There are a few research facilities that are experimenting with cannabinoid treatments for cancer. One of the primary institutions is the Complutense University of Madrid. A team of biologists and neuroscientists have been studying the effects of THC on tumors for over a decade.
Dr. Christina Sanchez on her research
Dr. Christina Sanchez is a molecular biologist working on cannabis and cancer research. She is a part of a larger team which has discovered that THC effectively kills tumors in both cultured cells and animal models. Thus far, their work has focused primarily on brain and breast cancers.
Here’s how she explains their work,
We started working on this project 12 or 15 years ago, and it was basically by chance. We were working with astrocytes [a cell of the central nervous system] at the time and we decided to change the model and work with astrocytoma cells, the tumoral cells.
We observed that when we treated these cells with cannabinoids, THC, the main psychoactive component of cannabis, was killing the cells in our Petri dishes. We were killing the cells.
From Petri dish to animal models
After success with cultured cells, the researchers then decided to experiment with cannabinoids in animal models of cancer. They treated rodents with breast and brain tumors with cannabinoid therapies.
The results we are obtaining are telling us that cannabinoids may be useful for the treatment of breast cancer. We started to do experiments in animal models of glioblastoma, brain tumors, and we observed that the cannabinoids were very potent in reducing tumor growth. – Dr. Sanchez
How does it work?
There’s no doubt that cannabinoids like THC and CBD were effectively killing cancer cells. But, how? What were these cannabis compounds doing to the tumors?
Cells can die in different ways. After cannabinoid treatment, [the glioma cells] were dying in the clean way. They were committing suicide, which is something you really want if you have an anti-tumoral drug. – Dr. Sanchez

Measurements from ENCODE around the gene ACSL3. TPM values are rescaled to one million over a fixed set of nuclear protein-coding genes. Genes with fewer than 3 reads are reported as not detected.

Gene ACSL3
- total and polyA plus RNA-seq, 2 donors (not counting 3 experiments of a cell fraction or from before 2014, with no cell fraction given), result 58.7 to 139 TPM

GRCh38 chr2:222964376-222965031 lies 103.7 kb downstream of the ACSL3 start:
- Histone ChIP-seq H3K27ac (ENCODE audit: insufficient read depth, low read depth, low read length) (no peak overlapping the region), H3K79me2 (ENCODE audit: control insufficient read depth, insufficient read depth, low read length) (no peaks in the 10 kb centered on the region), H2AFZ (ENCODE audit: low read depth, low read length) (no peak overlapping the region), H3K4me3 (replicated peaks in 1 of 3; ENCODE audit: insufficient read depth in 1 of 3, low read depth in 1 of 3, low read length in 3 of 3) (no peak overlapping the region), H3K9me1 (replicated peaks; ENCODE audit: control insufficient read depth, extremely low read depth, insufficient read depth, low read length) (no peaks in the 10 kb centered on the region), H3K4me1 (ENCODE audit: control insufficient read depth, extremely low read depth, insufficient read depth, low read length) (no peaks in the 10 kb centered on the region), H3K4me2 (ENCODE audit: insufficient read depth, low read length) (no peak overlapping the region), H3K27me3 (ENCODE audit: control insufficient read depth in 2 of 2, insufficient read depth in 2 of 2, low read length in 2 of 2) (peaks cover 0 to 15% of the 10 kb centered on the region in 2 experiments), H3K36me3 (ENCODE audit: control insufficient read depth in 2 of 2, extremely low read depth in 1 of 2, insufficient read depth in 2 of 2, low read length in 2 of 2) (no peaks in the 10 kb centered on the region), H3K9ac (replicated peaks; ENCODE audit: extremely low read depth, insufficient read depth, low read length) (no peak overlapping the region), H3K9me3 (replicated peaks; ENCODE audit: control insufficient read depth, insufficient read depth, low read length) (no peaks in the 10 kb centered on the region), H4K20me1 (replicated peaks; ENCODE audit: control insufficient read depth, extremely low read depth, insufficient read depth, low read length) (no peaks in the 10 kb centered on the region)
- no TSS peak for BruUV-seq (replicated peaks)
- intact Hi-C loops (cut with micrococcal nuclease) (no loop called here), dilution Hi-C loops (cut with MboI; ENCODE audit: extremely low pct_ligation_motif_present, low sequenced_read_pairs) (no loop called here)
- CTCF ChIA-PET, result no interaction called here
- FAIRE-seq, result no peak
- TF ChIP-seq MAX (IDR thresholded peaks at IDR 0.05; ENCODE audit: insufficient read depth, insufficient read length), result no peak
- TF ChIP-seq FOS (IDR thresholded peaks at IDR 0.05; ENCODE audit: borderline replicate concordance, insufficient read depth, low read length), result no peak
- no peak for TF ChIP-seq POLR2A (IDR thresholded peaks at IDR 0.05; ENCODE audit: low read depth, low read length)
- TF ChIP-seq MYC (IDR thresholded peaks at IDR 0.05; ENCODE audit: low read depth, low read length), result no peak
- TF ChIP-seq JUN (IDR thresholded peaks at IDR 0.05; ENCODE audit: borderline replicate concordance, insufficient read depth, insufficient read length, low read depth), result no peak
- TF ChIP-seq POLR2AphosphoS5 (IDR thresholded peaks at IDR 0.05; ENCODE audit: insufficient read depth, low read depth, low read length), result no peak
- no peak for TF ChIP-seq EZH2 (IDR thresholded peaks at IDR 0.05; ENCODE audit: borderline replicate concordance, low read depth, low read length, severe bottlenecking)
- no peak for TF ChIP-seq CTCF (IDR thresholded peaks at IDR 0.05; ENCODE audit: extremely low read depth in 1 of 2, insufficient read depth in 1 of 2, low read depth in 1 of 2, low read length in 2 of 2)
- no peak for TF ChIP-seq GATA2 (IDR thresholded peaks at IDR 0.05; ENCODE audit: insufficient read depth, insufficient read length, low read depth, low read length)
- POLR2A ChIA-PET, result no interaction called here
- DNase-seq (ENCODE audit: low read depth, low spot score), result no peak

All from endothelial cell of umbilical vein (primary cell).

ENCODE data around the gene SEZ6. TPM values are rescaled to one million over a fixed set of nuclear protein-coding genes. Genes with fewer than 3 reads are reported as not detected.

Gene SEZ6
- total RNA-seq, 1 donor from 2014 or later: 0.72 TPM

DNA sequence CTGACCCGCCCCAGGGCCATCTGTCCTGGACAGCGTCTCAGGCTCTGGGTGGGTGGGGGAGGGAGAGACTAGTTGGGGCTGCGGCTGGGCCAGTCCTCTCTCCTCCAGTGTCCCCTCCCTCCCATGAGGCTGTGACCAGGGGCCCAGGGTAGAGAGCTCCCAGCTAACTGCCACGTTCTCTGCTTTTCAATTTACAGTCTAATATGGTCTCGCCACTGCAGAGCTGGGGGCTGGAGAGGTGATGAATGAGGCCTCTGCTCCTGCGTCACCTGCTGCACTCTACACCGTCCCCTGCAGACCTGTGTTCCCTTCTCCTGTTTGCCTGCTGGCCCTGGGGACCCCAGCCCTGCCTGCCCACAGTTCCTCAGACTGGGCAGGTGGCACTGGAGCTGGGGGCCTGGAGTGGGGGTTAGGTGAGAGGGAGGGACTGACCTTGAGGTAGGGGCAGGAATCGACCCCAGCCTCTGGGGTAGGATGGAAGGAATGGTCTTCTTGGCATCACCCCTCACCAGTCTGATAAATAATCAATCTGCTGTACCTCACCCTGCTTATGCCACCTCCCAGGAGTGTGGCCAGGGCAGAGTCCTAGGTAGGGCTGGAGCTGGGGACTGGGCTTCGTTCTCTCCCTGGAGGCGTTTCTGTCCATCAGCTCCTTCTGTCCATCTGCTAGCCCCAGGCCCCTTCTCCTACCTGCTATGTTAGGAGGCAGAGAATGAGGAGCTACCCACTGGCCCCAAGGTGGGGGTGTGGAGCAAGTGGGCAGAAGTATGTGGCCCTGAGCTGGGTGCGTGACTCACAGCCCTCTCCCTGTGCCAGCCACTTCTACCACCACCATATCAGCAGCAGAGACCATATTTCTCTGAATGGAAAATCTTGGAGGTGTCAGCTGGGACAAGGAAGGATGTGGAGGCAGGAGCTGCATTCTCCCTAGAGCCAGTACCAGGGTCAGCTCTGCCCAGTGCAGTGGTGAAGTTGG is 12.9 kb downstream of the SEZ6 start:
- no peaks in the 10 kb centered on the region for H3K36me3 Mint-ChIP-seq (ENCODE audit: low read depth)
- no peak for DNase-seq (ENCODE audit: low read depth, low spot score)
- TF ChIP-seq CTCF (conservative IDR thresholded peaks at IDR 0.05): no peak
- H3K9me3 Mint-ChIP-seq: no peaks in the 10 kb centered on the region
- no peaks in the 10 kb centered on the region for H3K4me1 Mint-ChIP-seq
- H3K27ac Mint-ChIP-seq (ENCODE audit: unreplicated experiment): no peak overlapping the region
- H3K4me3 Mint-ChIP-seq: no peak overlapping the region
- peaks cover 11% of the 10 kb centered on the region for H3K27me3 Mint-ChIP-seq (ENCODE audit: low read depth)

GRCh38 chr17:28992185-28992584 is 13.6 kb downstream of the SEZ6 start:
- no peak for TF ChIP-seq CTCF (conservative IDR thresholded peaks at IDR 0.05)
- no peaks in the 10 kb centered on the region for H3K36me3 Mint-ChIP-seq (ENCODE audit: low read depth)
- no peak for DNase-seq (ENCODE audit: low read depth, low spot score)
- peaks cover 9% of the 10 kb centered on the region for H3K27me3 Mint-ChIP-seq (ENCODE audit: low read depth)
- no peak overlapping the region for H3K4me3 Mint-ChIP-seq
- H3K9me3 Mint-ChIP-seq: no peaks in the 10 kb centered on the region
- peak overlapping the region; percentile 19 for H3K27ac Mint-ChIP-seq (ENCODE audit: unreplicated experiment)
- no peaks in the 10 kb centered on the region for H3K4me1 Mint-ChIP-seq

Sanchez goes on to explain that cannabinoids uniquely target tumor cells. They do not have any toxic effect on normal, healthy cells throughout the body.
Watch the video below
The entire video is worth a watch. Sanchez goes into more detail about the endocannabinoid system and the advantages of cannabinoid treatment over standard chemotherapy alone.
In the video below, a lead researcher discusses their work. Watch this scientist explain how cannabis kills cancer cells.
Preclinical studies of cannabinoids have investigated the following:
Anti-tumor activity of cannabis
- Studies in mice and rats have shown that cannabinoids inhibit tumor growth by causing cell death, blocking cell growth, and blocking the development of blood vessels needed by tumors to grow.
- A study in mice showed that cannabinoids may protect against inflammation of the colon and may have potential in reducing the risk of colon cancer, and possibly in its treatment.
- A laboratory study of delta-9-THC in hepatocellular carcinoma (liver cancer) cells showed that it damaged or killed the cancer cells. The same study of delta-9-THC in mouse models of liver cancer showed that it had anti-tumor effects.
- A laboratory study of cannabidiol (CBD) in estrogen receptor positive and estrogen receptor negative breast cancer cells showed that it caused cancer cell death while having little effect on normal breast cells. Studies in mouse models of metastatic breast cancer showed that cannabinoids lessen the growth, number, and spread of tumors.
How Can Cannabis Help Cancer?
Cannabis contains at least 85 different types of cannabinoids, the active chemicals that create drug-like effects throughout the body. The impact of these cannabinoids in treating cancer symptoms as well as the side effects of cancer therapies is so favorable, cannabinoids are synthesized for legal, prescription use.
Cannabinoids that are known to benefit people living with cancer include CBC, CBD, CBDa, CBG, THC, and THCa. Cannabidiol (CBD) is known to relieve pain, lower inflammation, and decrease anxiety without the “high” of THC, the primary psychoactive ingredient in cannabis.
According to the U.S. government’s National Cancer Institute, other effects of cannabinoids include anti-inflammatory activity, blocking cell growth, preventing the growth of blood vessels that supply tumors, fighting viruses, and relieving muscle spasms.
NCI also acknowledges that inhaled cannabis is attributed to improved mood and sense of well-being. Studies suggest cannabis can be used for symptom management in cancer patients by preventing vomiting, stimulating appetite, providing pain relief, and improving sleep as well as inhibiting the growth of certain types of tumors.
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